Tuesday, January 03, 2006

John Hollenbeck Large Ensemble - A Blessing (Omnitone, 2005)

John Hollenbeck is one busy musician. In addition to recording with the Claudia Quintet and the Jazz Big Band of Graz (Austria) he leads his own large orchestra. This album, which has been nominated for a Grammy Award, is not quite the usual riffing and solos type of big band project. Hollenbeck writes original and unusual compositions which make use of the large palette of instruments available to him.

The title song "A Blessing" opens the disc and has a soft and spare feel with Theo Blackman's high-pitched vocals which have a near operatic lilt and a gentle soft arrangement for the instruments. Saxophone solos weave in and around swirling swathes of reeds and trumpet. It's a lengthy performance, clocking in at almost 16 minutes. "Folkmoot" begins with a very grandiose theme of the horns and then breaks down into a duet between piano and saxophone. "RAM" has a meditative opening and then moves into a spritely section focusing on vibes and piano with the horns riffing in the backround. There's an odd babble of spoken word tacked on to the end of the track. "Weija" has a percussive, almost tribal feel with some majestic horn playing added to the scene.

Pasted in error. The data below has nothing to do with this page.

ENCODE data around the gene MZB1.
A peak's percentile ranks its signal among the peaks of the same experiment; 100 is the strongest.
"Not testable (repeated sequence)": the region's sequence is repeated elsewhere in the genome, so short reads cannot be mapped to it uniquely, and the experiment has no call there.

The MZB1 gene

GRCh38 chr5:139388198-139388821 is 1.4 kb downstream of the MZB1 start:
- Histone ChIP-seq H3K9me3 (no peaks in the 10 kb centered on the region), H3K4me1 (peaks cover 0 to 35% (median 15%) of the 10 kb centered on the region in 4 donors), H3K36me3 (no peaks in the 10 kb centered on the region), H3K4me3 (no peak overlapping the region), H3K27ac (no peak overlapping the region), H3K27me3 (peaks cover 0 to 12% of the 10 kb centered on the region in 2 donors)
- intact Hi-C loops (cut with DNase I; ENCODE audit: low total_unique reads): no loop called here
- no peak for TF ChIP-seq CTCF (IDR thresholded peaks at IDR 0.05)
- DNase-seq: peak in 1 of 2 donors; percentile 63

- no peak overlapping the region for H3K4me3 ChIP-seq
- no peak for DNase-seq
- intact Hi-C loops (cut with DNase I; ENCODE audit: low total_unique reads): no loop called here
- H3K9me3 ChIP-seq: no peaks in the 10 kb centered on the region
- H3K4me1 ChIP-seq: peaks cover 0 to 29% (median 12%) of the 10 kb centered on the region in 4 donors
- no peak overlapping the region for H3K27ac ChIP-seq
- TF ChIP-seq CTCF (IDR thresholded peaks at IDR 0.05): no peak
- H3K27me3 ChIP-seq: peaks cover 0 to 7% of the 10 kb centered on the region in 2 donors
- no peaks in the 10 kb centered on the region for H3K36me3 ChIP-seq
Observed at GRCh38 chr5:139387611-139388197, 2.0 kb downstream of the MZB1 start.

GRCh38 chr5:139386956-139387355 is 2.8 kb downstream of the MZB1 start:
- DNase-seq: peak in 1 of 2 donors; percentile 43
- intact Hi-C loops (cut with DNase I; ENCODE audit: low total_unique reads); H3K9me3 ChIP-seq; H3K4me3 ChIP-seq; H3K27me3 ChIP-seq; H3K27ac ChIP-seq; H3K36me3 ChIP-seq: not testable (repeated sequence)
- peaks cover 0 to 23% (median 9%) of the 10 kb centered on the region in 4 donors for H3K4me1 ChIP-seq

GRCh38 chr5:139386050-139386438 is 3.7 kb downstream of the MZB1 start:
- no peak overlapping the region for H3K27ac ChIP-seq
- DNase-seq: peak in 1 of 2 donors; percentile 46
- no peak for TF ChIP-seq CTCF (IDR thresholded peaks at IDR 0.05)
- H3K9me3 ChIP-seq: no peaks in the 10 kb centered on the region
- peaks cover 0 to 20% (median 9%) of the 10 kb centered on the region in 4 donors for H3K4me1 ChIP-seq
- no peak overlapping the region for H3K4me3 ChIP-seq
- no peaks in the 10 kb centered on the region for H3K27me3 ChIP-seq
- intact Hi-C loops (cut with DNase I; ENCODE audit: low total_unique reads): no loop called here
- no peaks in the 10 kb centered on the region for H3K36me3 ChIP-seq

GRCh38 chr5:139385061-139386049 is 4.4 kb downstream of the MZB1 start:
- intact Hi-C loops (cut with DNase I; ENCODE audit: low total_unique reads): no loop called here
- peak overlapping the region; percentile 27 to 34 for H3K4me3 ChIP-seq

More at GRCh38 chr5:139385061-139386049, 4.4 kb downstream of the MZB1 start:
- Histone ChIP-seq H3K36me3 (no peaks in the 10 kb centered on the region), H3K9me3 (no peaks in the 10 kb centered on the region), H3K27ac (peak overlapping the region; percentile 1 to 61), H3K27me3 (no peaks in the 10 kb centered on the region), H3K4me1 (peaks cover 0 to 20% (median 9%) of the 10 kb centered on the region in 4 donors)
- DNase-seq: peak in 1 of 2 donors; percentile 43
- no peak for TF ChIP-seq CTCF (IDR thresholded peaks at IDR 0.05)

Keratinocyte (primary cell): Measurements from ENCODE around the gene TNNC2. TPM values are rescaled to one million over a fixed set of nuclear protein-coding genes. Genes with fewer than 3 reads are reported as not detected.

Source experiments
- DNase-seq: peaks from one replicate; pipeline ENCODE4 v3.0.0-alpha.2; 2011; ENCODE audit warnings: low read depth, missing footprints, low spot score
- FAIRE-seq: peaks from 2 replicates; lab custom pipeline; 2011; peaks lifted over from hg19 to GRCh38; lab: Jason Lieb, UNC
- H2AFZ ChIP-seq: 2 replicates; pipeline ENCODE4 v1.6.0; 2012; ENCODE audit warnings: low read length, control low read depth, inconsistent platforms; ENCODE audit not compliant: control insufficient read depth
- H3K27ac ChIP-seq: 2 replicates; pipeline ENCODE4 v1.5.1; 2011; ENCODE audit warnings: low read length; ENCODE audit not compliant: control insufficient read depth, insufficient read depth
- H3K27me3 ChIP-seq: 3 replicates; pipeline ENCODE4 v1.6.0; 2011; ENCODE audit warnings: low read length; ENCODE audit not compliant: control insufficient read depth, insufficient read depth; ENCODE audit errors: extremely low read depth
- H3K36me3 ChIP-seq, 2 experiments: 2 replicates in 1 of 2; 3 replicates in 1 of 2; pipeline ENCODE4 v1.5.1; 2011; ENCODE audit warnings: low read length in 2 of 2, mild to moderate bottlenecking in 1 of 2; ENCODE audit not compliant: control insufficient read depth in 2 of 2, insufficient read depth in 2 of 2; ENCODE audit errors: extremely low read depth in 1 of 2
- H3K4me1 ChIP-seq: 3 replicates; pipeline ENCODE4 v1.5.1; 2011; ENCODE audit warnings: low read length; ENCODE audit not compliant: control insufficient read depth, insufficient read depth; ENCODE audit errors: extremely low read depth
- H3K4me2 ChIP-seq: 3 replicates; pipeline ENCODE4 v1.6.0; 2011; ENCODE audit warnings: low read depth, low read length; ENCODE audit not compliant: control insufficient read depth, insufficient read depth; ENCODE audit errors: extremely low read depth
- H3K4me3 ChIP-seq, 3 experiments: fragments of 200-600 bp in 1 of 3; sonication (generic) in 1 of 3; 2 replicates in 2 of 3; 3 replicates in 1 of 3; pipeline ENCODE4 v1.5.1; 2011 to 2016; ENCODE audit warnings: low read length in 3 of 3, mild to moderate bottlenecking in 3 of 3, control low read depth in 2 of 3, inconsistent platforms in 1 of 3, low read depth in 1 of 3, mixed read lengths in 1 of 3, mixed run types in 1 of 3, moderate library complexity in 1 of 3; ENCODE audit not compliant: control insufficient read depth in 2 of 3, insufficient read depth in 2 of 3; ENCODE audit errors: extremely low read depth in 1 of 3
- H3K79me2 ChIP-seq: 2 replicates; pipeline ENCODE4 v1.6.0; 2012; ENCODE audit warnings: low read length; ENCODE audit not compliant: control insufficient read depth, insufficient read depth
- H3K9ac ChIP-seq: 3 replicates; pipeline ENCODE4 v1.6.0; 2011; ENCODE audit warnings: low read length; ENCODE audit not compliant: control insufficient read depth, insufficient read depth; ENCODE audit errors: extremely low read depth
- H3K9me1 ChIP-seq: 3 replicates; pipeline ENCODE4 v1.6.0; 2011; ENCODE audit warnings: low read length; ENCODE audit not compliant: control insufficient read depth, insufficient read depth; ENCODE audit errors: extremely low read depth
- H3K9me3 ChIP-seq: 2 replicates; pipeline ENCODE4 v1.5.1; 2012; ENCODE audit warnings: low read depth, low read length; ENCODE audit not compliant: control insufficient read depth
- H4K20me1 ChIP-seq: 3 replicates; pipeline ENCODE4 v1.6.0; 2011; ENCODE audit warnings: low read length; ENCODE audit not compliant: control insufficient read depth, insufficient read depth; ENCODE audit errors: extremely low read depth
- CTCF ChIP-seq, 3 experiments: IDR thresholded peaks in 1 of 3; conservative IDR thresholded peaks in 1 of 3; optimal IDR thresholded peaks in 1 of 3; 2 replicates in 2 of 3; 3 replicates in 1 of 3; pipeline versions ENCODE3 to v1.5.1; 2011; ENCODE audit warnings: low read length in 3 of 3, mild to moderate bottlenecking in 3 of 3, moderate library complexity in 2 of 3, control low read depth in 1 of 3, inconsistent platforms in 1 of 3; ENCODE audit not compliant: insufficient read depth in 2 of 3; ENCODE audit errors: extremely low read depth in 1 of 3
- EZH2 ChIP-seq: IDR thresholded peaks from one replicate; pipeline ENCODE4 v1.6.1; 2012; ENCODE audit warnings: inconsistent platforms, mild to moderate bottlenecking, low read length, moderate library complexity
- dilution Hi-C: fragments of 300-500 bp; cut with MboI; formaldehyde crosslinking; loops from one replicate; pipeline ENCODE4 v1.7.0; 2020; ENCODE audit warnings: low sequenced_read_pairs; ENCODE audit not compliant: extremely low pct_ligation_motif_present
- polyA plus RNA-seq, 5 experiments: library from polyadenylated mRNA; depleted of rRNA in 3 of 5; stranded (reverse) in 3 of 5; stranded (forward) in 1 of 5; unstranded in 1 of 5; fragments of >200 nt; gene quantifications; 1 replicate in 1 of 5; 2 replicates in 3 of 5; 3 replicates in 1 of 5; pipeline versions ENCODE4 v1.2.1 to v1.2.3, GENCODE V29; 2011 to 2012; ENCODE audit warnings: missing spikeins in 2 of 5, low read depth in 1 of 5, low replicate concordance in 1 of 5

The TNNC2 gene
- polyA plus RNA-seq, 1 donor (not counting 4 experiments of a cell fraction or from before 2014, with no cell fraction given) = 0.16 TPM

Blackman's wordless vocals take center stage on "Abstinence" while grinding trombones and skittering percussion give the music a nervous feel. The composition takes on a suite like structure progressing through different movements in the course of eleven minutes, even kicking into a funky (!) section at around the nine minute mark. "April in Reggae" is a fun tune that lightens the mood a little bit, as it's a bit of a mashup between traditional reggae and the standard "April in Paris." Finally, "Music of Life" has a spoken incantation, much like the opening tune as the music comes full circle, ending the album on a haunted eerie note.

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